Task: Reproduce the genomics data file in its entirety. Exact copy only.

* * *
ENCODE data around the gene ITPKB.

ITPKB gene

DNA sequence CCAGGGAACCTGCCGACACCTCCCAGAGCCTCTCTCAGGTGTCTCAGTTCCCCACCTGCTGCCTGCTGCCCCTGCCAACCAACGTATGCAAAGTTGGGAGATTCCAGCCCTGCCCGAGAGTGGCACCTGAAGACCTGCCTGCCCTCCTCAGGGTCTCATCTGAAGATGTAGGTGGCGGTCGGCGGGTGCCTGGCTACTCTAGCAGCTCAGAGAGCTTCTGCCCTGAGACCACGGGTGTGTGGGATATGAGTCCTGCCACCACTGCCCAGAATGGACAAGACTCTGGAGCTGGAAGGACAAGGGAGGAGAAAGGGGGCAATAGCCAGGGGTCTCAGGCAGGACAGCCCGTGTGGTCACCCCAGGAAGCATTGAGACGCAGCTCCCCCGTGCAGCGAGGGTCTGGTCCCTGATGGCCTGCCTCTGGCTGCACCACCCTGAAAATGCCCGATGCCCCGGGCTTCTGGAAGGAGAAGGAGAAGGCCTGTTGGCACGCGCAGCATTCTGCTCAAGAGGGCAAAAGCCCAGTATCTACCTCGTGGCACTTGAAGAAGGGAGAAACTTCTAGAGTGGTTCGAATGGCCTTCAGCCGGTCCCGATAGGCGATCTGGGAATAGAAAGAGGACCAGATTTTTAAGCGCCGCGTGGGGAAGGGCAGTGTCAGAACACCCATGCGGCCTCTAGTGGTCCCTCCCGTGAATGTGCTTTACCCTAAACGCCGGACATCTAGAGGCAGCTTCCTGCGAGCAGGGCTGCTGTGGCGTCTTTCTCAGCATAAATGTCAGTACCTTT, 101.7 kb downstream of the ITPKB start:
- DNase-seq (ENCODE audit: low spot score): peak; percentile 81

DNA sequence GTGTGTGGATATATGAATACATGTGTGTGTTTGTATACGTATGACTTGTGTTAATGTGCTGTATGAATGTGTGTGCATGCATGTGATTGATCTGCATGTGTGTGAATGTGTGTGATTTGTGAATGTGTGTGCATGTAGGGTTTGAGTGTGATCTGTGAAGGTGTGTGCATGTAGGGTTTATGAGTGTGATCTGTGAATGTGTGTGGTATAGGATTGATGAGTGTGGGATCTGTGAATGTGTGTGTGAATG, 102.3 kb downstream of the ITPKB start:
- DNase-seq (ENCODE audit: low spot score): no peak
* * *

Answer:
ENCODE data around the gene ITPKB.

ITPKB gene

DNA sequence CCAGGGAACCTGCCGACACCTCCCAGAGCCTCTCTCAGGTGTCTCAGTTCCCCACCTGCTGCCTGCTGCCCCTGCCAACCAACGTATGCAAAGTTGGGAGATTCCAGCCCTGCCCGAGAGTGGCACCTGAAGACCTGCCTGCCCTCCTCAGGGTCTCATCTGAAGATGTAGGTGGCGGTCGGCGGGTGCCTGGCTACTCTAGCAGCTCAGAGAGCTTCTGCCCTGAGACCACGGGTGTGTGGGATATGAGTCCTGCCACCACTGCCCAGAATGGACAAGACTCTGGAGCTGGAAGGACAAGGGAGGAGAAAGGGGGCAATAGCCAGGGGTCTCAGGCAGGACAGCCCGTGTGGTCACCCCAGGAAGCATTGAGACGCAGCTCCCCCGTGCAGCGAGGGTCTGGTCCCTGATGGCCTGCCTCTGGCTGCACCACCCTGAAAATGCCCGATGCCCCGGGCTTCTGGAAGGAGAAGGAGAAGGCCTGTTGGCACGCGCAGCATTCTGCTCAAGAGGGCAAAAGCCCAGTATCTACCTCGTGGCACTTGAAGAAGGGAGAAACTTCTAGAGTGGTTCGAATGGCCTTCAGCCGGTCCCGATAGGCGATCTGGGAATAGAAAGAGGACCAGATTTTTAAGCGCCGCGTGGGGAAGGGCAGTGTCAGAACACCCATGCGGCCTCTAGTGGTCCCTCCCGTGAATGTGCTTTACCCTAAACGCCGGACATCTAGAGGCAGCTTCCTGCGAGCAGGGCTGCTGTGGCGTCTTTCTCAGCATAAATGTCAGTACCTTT, 101.7 kb downstream of the ITPKB start:
- DNase-seq (ENCODE audit: low spot score): peak; percentile 81

DNA sequence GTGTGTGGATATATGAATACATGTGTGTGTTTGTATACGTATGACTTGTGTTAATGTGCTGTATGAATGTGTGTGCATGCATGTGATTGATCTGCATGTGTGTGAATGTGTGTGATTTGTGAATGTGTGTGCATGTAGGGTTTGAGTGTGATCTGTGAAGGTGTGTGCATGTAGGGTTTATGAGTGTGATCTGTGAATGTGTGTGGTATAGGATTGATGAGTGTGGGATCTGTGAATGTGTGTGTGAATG, 102.3 kb downstream of the ITPKB start:
- DNase-seq (ENCODE audit: low spot score): no peak